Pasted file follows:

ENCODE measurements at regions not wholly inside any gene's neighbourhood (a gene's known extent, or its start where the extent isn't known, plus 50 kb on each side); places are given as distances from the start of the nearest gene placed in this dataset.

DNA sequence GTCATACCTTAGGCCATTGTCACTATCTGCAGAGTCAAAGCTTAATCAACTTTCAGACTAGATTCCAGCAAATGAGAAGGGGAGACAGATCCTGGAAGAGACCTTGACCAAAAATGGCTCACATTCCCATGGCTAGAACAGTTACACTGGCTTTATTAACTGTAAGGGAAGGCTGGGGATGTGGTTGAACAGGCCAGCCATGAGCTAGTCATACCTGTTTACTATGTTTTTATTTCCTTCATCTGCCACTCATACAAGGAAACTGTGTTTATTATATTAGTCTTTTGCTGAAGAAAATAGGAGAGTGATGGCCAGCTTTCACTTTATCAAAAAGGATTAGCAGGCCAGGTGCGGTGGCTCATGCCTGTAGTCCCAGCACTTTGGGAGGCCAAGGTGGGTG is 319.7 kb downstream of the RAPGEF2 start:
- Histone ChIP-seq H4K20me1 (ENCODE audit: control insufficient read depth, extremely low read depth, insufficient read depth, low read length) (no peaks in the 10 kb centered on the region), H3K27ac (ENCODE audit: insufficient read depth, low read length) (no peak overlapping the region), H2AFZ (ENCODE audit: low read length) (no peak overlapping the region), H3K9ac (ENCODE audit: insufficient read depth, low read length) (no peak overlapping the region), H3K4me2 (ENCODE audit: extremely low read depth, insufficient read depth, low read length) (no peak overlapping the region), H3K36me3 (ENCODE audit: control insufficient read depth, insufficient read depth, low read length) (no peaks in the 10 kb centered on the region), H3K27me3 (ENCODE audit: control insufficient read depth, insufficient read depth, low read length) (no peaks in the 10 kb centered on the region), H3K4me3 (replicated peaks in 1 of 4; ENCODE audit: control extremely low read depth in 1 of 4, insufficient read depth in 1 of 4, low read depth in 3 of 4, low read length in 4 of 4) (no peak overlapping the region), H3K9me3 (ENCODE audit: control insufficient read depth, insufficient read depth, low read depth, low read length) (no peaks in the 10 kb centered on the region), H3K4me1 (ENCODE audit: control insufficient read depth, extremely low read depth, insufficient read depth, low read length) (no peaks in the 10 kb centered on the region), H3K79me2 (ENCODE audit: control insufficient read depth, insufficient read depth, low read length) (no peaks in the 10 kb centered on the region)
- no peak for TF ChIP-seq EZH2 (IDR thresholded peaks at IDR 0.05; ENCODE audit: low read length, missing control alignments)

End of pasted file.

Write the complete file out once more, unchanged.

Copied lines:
ENCODE measurements at regions not wholly inside any gene's neighbourhood (a gene's known extent, or its start where the extent isn't known, plus 50 kb on each side); places are given as distances from the start of the nearest gene placed in this dataset.

DNA sequence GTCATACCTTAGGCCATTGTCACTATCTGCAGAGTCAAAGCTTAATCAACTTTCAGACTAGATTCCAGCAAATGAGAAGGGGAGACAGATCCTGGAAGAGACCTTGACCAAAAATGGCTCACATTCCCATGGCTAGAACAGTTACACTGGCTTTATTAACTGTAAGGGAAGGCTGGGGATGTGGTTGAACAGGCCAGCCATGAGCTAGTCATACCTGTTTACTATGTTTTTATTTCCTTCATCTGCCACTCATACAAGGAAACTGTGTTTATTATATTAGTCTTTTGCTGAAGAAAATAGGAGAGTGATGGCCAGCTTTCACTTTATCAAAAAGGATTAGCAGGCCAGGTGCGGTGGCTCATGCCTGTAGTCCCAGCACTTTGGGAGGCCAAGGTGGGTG is 319.7 kb downstream of the RAPGEF2 start:
- Histone ChIP-seq H4K20me1 (ENCODE audit: control insufficient read depth, extremely low read depth, insufficient read depth, low read length) (no peaks in the 10 kb centered on the region), H3K27ac (ENCODE audit: insufficient read depth, low read length) (no peak overlapping the region), H2AFZ (ENCODE audit: low read length) (no peak overlapping the region), H3K9ac (ENCODE audit: insufficient read depth, low read length) (no peak overlapping the region), H3K4me2 (ENCODE audit: extremely low read depth, insufficient read depth, low read length) (no peak overlapping the region), H3K36me3 (ENCODE audit: control insufficient read depth, insufficient read depth, low read length) (no peaks in the 10 kb centered on the region), H3K27me3 (ENCODE audit: control insufficient read depth, insufficient read depth, low read length) (no peaks in the 10 kb centered on the region), H3K4me3 (replicated peaks in 1 of 4; ENCODE audit: control extremely low read depth in 1 of 4, insufficient read depth in 1 of 4, low read depth in 3 of 4, low read length in 4 of 4) (no peak overlapping the region), H3K9me3 (ENCODE audit: control insufficient read depth, insufficient read depth, low read depth, low read length) (no peaks in the 10 kb centered on the region), H3K4me1 (ENCODE audit: control insufficient read depth, extremely low read depth, insufficient read depth, low read length) (no peaks in the 10 kb centered on the region), H3K79me2 (ENCODE audit: control insufficient read depth, insufficient read depth, low read length) (no peaks in the 10 kb centered on the region)
- no peak for TF ChIP-seq EZH2 (IDR thresholded peaks at IDR 0.05; ENCODE audit: low read length, missing control alignments)